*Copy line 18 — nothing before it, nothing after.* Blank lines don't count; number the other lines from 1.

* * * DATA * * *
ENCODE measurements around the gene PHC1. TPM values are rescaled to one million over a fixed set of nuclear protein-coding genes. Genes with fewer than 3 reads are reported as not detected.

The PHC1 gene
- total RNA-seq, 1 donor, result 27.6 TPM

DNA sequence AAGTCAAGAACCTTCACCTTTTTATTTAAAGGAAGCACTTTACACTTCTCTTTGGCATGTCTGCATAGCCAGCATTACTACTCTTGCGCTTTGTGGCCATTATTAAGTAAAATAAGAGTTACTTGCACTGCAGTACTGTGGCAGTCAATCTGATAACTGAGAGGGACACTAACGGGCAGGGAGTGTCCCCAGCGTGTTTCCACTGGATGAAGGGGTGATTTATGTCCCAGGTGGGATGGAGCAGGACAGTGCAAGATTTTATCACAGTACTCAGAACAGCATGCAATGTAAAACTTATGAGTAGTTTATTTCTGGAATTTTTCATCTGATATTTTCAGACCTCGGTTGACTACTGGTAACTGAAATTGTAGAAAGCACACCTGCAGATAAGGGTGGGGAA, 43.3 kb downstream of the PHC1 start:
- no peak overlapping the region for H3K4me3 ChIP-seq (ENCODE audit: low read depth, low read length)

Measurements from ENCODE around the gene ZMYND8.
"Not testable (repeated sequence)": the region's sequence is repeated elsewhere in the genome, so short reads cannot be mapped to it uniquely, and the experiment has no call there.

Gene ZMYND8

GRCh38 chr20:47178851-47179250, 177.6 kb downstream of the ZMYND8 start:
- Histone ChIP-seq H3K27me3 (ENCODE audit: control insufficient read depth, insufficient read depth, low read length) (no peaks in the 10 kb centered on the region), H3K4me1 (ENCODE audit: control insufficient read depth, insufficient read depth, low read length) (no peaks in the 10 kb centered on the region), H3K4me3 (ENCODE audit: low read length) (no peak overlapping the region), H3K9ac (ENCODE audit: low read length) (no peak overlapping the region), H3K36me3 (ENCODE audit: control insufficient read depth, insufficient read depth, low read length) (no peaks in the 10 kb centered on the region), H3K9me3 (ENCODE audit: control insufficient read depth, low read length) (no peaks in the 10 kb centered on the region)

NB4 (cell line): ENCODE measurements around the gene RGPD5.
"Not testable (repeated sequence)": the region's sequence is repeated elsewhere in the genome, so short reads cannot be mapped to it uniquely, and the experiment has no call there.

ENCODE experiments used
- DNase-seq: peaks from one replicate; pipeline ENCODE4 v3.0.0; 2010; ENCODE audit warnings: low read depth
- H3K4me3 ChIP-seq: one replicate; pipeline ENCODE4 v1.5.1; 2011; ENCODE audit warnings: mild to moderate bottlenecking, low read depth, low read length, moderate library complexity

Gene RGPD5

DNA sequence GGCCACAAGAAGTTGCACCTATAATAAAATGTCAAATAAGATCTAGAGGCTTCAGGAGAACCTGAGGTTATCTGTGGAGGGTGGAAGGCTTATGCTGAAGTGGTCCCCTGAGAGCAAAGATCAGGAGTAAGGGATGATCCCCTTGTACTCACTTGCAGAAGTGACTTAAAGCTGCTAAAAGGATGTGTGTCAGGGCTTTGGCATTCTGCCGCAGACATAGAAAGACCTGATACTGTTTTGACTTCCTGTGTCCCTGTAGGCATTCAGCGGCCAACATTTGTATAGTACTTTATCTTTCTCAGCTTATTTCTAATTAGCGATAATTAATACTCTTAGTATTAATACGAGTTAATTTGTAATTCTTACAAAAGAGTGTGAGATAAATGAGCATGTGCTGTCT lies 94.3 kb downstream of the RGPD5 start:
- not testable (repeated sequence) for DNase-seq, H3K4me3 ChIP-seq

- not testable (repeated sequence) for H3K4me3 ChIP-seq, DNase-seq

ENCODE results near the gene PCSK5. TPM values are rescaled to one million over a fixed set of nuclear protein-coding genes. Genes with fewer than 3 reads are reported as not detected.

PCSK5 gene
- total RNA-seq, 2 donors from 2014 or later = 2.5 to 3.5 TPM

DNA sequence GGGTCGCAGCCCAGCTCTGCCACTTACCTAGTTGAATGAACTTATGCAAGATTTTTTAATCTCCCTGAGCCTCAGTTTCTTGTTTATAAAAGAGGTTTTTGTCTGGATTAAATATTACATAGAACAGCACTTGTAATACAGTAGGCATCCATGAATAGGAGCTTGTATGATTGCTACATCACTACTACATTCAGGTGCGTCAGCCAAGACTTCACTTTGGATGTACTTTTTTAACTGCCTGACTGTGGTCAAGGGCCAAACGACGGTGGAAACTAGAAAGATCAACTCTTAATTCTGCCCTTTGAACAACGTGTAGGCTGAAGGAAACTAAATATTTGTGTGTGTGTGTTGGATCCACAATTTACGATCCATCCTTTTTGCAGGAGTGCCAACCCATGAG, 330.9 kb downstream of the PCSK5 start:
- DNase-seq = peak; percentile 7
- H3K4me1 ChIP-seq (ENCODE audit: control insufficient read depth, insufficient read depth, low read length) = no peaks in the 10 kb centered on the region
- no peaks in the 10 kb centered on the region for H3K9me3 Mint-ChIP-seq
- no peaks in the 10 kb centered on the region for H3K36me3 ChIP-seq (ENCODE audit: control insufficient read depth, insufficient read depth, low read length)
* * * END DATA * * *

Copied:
- not testable (repeated sequence) for DNase-seq, H3K4me3 ChIP-seq